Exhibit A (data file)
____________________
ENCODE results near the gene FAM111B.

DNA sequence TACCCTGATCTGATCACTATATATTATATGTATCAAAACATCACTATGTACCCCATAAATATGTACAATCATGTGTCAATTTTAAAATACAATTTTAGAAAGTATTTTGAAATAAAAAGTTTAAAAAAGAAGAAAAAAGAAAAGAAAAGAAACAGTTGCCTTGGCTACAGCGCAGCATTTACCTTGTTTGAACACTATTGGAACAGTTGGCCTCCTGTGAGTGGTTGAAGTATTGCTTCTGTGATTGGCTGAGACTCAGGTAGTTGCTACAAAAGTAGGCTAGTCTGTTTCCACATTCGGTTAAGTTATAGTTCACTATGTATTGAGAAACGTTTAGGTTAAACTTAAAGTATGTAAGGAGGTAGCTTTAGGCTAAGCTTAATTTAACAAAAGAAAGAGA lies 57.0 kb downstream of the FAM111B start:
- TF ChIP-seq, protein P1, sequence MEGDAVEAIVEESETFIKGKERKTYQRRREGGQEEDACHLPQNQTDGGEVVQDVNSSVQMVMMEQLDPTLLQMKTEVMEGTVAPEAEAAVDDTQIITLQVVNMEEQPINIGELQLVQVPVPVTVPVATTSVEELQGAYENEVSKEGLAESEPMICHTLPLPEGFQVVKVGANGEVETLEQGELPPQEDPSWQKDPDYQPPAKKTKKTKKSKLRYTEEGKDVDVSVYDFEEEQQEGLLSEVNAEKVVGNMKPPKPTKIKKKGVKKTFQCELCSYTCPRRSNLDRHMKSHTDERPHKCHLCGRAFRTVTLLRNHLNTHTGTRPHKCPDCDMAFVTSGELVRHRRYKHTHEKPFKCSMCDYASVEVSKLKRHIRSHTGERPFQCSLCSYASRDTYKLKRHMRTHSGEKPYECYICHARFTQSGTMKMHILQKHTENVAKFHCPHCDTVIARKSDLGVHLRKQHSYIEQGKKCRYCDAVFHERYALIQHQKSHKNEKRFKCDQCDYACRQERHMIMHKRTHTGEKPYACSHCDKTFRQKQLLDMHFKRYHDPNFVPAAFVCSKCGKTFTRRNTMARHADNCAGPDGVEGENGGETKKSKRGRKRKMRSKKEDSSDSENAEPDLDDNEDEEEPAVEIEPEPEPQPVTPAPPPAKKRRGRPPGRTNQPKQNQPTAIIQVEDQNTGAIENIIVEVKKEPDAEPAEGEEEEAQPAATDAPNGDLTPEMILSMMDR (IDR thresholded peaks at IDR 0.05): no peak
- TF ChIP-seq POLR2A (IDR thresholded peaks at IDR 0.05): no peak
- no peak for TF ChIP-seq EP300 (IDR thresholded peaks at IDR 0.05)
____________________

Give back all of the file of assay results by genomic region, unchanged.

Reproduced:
ENCODE results near the gene FAM111B.

DNA sequence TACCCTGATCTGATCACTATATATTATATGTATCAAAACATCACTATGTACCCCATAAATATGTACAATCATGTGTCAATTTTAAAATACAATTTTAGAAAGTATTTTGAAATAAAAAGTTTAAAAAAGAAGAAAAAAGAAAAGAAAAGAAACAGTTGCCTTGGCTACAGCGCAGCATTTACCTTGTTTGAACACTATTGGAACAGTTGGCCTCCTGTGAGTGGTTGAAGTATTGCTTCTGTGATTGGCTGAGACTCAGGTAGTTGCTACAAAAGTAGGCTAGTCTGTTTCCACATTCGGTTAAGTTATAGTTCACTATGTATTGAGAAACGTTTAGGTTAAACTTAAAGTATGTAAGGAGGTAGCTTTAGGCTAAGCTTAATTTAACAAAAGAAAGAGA lies 57.0 kb downstream of the FAM111B start:
- TF ChIP-seq, protein P1, sequence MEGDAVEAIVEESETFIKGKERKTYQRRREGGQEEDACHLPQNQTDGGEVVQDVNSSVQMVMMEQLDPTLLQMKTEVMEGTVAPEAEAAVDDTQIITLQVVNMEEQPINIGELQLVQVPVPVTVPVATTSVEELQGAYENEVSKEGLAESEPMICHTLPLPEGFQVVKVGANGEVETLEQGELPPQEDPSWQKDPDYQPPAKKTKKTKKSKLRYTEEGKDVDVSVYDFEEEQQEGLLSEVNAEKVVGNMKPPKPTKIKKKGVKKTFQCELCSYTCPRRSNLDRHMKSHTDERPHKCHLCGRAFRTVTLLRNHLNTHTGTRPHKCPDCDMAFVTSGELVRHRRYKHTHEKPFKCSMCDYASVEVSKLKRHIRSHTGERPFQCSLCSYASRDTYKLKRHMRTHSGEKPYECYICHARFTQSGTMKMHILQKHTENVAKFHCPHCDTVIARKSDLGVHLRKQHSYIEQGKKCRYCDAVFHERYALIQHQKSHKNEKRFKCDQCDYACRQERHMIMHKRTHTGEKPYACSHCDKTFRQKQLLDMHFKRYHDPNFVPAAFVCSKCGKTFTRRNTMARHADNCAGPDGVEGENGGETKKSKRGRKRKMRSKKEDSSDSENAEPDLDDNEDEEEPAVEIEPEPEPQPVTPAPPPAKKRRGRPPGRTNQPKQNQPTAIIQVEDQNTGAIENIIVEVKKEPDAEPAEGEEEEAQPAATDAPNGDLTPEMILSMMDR (IDR thresholded peaks at IDR 0.05): no peak
- TF ChIP-seq POLR2A (IDR thresholded peaks at IDR 0.05): no peak
- no peak for TF ChIP-seq EP300 (IDR thresholded peaks at IDR 0.05)